Instead of prioritizing obtaining a top ten pick for three or so consecutive years that might pan out for this team and subjecting this fanbase to an uninspired on-ice product, this franchise should prioritize building for the future through having a strong AHL squad. This can be achieved through free agency, transactions centered around obtaining young AHL-level talent, and an emphasis on developing players in those positions with the intention of having them cater their playstyle to be successful in today’s NHL. If you’re hoping this is the direction of the team, you should be excited that Jim Montgomery has entered the fold as Boston’s new head coach since he has a reputation for getting the most out of young talent. 

Yes, the Bruins have not had much success drafting in recent years. However, the masses would be incorrect to assume that because of this that the Bruins are destined for mediocrity in the coming years. Much of the scouting staff has changed since that disastrous 2015 draft, and given the influx of talent in the upcoming draft classes, it would be a fair assumption that the Bruins could feasibly obtain a wave of skillful players in the near future. The key for this franchise is having the right system and management down in Providence to elevate those pieces to the next level.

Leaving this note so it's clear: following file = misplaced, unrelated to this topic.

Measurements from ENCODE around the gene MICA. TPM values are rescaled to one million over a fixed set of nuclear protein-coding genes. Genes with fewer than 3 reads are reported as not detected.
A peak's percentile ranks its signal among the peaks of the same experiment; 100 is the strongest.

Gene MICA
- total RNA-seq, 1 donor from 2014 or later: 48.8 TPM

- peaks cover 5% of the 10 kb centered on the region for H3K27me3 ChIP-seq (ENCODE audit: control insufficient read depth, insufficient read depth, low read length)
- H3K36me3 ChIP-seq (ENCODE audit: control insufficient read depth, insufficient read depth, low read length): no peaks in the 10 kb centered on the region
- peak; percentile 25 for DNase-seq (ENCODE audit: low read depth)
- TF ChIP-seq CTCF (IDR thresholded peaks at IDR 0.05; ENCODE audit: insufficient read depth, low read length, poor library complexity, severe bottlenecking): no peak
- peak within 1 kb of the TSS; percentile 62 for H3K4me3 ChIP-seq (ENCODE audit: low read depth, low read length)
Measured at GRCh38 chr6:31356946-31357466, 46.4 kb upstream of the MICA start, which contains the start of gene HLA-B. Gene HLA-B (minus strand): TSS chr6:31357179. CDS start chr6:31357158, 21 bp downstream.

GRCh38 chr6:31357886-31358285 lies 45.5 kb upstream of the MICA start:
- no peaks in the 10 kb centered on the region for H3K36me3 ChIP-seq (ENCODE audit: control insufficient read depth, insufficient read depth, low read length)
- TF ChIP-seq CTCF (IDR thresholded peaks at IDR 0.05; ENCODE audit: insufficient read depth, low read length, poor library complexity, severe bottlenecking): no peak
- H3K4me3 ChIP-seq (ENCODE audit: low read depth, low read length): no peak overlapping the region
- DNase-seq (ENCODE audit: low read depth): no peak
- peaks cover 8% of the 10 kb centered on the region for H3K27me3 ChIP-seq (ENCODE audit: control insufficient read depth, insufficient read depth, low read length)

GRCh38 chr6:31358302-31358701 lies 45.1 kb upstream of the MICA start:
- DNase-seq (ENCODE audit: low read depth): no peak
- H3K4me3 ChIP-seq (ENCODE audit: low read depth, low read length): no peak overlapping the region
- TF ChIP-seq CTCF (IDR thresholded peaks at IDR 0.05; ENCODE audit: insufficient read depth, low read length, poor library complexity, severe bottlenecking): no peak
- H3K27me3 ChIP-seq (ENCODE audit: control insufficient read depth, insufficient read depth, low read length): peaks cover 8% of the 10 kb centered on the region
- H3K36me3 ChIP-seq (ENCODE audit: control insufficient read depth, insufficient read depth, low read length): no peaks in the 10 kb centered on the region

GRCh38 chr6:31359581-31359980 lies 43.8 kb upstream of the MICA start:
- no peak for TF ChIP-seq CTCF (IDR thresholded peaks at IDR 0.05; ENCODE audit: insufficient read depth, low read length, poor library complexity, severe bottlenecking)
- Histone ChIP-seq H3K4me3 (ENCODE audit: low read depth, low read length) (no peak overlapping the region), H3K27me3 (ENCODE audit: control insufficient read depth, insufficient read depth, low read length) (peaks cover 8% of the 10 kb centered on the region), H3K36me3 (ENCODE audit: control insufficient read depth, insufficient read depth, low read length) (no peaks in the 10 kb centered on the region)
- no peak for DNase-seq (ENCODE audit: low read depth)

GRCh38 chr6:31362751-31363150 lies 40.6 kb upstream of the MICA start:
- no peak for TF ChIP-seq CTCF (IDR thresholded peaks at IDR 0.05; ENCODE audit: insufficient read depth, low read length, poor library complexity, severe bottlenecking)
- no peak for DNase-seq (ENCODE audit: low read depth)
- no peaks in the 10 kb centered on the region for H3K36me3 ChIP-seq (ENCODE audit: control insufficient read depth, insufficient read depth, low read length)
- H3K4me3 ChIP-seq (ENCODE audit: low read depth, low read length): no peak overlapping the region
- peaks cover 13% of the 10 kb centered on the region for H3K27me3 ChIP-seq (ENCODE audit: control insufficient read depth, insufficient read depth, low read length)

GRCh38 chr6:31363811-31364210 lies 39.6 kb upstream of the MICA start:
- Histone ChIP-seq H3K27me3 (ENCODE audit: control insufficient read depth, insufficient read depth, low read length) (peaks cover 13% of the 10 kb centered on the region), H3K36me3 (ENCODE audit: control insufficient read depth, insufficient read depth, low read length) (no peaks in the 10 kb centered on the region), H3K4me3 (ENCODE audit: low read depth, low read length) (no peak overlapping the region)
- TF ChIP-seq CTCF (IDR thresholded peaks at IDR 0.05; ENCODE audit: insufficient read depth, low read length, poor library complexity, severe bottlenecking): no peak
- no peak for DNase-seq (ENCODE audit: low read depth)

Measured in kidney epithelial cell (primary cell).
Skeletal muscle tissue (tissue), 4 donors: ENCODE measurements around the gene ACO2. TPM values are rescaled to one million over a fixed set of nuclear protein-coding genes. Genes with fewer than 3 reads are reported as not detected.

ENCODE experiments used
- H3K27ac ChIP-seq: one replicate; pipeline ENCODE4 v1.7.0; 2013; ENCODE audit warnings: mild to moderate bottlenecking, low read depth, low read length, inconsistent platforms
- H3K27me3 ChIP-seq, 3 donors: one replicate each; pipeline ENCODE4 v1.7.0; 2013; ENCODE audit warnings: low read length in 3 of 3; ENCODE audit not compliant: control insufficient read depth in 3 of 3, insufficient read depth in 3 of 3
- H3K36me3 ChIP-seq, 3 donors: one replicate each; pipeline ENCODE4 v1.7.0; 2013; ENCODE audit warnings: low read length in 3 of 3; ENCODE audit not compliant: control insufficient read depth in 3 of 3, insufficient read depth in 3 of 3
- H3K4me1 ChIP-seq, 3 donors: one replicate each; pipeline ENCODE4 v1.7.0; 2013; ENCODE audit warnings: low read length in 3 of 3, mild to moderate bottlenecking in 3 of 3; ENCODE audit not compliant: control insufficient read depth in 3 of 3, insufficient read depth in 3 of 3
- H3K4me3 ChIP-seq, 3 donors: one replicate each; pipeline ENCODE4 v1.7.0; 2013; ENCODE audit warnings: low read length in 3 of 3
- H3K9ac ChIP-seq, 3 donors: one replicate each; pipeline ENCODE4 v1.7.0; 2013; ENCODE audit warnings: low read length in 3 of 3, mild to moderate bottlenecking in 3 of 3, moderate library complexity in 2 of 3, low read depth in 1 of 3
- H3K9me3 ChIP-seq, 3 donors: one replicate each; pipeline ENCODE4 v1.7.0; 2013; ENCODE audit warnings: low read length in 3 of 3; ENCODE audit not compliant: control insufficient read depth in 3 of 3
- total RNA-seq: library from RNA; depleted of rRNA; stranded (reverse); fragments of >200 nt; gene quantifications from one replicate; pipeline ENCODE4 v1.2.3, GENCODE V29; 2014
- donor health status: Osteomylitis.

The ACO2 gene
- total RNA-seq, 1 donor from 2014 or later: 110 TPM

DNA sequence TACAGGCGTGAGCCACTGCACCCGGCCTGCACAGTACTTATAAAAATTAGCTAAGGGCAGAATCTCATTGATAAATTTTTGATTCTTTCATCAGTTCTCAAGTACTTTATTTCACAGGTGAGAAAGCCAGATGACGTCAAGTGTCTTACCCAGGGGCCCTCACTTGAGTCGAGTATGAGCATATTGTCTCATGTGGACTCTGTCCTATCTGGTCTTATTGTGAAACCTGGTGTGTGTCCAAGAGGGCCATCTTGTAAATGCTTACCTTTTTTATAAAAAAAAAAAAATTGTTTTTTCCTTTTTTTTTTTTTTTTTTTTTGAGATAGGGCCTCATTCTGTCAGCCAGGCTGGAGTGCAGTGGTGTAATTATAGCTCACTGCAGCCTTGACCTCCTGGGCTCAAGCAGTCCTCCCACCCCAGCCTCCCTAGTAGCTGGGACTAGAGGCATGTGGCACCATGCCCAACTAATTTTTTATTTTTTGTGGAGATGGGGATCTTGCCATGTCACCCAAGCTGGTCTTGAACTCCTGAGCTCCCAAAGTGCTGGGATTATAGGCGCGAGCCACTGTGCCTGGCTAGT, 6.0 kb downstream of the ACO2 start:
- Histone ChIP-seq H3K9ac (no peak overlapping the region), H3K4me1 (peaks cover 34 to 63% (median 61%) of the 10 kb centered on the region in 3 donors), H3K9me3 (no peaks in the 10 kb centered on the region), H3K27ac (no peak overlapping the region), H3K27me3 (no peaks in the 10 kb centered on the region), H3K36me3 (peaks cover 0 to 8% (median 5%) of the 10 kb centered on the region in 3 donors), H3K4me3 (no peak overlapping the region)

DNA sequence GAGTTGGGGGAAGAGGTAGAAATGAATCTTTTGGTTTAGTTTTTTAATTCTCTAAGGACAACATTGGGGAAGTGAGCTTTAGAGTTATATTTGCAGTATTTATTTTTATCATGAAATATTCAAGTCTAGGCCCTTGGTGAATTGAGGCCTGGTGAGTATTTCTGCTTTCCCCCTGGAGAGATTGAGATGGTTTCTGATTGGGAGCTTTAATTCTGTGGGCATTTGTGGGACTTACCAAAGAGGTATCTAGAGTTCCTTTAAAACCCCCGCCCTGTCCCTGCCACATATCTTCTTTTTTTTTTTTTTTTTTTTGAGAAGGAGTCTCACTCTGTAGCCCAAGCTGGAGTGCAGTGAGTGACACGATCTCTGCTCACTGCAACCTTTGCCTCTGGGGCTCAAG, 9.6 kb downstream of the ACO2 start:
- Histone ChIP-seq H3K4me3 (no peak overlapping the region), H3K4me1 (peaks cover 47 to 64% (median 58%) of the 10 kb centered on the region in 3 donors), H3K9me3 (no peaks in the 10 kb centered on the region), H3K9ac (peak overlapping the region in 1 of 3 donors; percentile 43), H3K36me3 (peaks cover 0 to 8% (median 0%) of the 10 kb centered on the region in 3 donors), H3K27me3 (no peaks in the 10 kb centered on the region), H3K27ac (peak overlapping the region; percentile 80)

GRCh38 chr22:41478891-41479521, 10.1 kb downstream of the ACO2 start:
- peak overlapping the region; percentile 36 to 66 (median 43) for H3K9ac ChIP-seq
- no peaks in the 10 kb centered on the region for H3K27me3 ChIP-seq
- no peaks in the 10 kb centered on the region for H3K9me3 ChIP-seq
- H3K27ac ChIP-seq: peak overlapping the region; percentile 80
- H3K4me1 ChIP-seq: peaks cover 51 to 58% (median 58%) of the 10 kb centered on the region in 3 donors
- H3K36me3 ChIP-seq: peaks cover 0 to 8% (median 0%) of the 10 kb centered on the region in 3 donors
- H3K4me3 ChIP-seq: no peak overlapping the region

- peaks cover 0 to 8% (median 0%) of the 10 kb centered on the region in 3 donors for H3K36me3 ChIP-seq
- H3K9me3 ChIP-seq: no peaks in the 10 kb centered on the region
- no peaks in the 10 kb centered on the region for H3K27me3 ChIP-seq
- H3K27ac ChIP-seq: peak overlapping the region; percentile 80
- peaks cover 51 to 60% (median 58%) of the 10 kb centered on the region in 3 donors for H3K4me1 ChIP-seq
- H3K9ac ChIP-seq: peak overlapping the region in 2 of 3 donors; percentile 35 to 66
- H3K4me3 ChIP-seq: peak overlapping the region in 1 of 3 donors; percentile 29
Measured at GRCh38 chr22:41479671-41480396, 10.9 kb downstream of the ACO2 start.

So no, the Bruins do not need to tank to obtain top-level talent. It is possible to remain competitive in the NHL and still build for the future. Of course, it will require attention to detail at every level in order to achieve this type of turnaround, but don’t kid yourself. The Boston Bruins are not tanking anytime soon, and they shouldn’t. If the Providence Bruins are unable to produce any potential stars in the next few years, then you have full permission to sound the alarm. Until then, take a breath. The sky is not falling.